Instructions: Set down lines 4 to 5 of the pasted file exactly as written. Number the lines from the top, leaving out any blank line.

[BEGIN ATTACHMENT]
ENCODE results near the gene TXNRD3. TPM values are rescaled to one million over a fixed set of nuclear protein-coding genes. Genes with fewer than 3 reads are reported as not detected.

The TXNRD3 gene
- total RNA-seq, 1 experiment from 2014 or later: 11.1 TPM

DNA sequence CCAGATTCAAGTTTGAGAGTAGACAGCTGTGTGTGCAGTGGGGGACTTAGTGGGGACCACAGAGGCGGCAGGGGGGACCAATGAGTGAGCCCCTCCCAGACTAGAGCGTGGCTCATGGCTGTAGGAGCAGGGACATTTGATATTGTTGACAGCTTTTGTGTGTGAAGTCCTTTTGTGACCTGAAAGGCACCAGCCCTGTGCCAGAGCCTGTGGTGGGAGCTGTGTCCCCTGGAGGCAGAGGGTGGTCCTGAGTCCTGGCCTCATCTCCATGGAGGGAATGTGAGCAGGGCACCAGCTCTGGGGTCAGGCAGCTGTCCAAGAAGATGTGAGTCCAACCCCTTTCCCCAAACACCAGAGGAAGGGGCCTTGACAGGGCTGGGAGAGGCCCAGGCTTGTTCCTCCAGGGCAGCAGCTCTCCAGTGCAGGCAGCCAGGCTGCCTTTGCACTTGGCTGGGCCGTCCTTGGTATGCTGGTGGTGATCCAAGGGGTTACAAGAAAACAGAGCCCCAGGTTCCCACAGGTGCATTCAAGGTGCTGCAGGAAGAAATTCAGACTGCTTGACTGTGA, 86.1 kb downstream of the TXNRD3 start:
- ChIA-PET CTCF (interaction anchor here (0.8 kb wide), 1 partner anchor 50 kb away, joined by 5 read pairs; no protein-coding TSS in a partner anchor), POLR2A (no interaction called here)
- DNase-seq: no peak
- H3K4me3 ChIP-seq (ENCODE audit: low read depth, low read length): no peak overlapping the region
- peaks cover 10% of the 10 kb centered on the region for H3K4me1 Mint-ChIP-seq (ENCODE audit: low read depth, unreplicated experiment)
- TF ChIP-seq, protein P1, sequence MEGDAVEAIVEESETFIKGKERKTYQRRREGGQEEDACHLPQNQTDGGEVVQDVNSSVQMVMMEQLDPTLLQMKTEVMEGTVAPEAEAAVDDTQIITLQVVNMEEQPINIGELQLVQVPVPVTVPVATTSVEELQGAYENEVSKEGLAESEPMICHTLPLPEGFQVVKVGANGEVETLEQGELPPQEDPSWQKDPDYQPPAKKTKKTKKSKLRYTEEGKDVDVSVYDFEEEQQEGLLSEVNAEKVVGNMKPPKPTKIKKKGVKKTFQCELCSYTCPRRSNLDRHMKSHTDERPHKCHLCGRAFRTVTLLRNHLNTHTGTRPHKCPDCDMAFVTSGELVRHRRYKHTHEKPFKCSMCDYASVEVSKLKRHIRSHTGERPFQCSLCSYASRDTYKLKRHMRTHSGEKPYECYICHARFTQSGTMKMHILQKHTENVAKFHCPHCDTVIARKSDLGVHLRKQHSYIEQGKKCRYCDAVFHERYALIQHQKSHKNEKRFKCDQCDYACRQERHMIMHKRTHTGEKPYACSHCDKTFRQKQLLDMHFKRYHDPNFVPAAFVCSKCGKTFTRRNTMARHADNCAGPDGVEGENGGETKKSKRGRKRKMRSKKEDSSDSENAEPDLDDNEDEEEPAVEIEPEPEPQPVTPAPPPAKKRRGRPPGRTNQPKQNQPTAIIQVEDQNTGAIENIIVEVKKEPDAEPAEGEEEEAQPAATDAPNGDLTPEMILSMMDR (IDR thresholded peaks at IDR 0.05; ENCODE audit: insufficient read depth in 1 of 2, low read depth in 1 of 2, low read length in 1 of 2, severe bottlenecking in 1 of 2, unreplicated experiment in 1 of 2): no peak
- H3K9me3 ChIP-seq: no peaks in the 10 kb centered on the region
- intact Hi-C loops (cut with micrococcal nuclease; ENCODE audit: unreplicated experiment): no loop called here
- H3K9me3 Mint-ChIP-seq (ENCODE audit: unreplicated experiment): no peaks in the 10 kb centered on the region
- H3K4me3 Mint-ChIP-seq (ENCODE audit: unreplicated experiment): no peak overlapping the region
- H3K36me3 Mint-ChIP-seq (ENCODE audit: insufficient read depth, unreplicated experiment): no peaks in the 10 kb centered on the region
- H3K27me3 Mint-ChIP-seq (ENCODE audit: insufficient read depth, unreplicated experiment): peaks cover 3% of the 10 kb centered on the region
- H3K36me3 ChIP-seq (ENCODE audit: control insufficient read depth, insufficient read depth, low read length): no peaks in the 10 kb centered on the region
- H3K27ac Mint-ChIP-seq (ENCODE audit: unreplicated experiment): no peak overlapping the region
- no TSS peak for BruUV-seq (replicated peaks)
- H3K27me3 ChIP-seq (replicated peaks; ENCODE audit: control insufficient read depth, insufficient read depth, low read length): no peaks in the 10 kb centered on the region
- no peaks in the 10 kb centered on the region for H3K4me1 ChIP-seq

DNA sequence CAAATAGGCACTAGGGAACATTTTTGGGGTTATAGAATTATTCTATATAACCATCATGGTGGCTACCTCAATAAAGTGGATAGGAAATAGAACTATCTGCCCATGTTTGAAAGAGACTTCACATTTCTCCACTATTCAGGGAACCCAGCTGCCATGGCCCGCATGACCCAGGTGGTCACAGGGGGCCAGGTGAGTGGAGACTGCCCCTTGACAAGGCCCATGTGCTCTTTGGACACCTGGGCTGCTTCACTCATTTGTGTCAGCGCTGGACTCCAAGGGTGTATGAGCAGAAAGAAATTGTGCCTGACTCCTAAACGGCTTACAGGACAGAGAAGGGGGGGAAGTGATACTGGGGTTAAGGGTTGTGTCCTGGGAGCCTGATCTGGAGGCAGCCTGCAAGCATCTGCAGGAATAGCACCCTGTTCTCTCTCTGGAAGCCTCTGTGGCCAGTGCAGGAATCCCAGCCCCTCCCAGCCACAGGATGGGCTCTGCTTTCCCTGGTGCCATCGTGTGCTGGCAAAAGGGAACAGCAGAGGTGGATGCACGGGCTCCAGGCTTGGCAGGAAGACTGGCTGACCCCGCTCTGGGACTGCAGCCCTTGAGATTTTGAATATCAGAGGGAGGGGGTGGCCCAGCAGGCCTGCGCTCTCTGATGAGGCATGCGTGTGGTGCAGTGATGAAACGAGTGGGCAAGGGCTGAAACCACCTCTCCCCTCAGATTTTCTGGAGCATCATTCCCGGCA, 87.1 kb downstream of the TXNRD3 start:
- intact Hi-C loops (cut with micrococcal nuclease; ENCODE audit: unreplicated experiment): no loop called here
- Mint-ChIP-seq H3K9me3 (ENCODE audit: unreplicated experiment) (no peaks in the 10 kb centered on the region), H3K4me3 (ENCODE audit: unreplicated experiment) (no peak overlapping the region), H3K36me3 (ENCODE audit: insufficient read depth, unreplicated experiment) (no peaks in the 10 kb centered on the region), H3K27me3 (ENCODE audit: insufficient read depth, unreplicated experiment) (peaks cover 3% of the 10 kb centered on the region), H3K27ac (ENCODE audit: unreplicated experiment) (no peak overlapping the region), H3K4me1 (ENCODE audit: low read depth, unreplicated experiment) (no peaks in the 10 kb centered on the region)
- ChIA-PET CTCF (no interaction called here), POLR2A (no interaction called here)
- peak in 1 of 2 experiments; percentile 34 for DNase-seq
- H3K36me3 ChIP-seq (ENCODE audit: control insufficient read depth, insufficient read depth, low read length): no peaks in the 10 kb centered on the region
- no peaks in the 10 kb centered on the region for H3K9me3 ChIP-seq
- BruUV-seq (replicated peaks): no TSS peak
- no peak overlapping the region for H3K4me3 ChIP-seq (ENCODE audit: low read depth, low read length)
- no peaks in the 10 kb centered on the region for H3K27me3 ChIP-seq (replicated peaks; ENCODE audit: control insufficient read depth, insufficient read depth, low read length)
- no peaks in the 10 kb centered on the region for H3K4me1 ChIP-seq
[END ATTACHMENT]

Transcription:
DNA sequence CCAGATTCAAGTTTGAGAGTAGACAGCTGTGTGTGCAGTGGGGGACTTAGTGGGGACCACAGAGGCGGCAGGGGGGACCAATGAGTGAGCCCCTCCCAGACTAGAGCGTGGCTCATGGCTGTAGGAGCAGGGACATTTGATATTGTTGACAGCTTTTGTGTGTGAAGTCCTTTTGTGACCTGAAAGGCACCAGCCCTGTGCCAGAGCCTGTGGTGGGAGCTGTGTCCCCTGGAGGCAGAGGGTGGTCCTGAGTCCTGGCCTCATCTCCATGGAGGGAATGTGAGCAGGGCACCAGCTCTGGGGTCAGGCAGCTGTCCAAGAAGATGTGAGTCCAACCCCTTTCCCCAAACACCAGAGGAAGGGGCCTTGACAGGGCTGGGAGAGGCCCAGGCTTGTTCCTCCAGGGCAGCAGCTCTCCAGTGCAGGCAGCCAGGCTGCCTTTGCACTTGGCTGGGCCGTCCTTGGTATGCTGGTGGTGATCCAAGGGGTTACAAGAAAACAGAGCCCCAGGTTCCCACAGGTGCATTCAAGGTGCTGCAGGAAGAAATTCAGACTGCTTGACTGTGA, 86.1 kb downstream of the TXNRD3 start:
- ChIA-PET CTCF (interaction anchor here (0.8 kb wide), 1 partner anchor 50 kb away, joined by 5 read pairs; no protein-coding TSS in a partner anchor), POLR2A (no interaction called here)